Google news: Tech giant agrees to pay 130 million tax to U.K. following $1 billion payout to Apple in 2014

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The U.K. government has ordered Google to pay its back taxes amounting to 130 million. This huge pay-off is on top of the $1 billion that the company has paid Apple in 2014 for a certain business agreement.

After a six-year investigation by Her Majesty’s Revenue and Customs, it was revealed that Google owes this much amount to the U.K. government since 2005. According to the BBC, the company is only one of several companies who are suspected of tax evasion despite the many billions of pounds they have earned in Britain.

Bloomberg has reported that the tech giant was also forced to pay a massive amount of U.S. dollars to its rival, Apple, in 2014 to be able to use the default option on iOS devices for its search functions. Part of the business agreement called for Google to pay Apple a percentage of its revenue. It appears that the value could be as much as 34 percent of revenues coming from iOS devices.

The BBC says in another report that they were not able to confirm the details of the agreement independently since both companies declined to comment. Bloomberg, meanwhile, said that the specific court document has already been taken out of the Internet.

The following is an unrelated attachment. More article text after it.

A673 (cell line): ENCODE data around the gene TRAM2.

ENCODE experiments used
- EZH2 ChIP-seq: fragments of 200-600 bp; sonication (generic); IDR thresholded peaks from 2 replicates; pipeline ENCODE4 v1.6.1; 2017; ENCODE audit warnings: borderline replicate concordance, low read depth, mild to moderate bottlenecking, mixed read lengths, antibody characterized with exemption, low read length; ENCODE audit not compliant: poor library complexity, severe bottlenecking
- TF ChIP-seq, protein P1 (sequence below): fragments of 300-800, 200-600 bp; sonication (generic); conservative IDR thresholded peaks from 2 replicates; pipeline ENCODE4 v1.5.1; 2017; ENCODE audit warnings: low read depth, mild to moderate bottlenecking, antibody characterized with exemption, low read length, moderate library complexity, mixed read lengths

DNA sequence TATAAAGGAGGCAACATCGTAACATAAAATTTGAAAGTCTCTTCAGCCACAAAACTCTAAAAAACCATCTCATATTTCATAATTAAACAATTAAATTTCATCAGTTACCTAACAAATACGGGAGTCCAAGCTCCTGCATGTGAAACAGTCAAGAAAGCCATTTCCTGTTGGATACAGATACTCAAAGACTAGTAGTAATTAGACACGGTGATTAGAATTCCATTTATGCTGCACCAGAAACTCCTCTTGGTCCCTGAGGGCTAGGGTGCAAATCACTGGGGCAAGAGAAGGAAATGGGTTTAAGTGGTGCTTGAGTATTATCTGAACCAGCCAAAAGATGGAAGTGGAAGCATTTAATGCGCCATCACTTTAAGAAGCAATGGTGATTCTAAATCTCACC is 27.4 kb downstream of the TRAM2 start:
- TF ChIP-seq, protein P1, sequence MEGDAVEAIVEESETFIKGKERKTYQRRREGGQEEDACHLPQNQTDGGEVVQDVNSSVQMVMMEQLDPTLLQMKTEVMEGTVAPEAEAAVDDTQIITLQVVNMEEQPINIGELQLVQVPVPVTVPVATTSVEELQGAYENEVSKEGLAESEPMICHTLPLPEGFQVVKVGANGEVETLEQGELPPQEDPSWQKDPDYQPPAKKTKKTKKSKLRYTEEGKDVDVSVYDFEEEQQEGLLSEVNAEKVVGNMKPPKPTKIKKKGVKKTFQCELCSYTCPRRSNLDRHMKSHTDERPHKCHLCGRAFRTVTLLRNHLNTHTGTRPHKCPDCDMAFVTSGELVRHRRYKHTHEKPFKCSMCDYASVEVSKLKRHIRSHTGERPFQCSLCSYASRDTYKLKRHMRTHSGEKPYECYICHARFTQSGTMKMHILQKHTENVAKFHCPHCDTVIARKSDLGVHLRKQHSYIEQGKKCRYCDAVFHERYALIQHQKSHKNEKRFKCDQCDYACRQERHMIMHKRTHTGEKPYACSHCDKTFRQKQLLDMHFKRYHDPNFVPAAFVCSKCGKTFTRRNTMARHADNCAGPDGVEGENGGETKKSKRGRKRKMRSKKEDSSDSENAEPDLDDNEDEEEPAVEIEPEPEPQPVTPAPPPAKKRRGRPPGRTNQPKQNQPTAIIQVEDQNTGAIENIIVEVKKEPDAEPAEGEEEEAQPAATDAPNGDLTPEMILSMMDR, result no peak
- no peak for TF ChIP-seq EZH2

This situation stemmed from a lawsuit filed by Oracle Corp. claiming that the search giant developed its Anroid using Oracle’s Java software but did not pay for it.

In the matter of back taxes that Google agreed to pay to the U.K., senior officials of the search giant stated that the new rules set by the government will be followed by the company. That seems the company is ready to pay more taxes.

The head of Google Europe, Matt Brittin, in an interview with the BBC said: “The rules are changing internationally and the UK government is taking the lead in applying those rules so we’ll be changing what we are doing here. We want to ensure that we pay the right amount of tax.”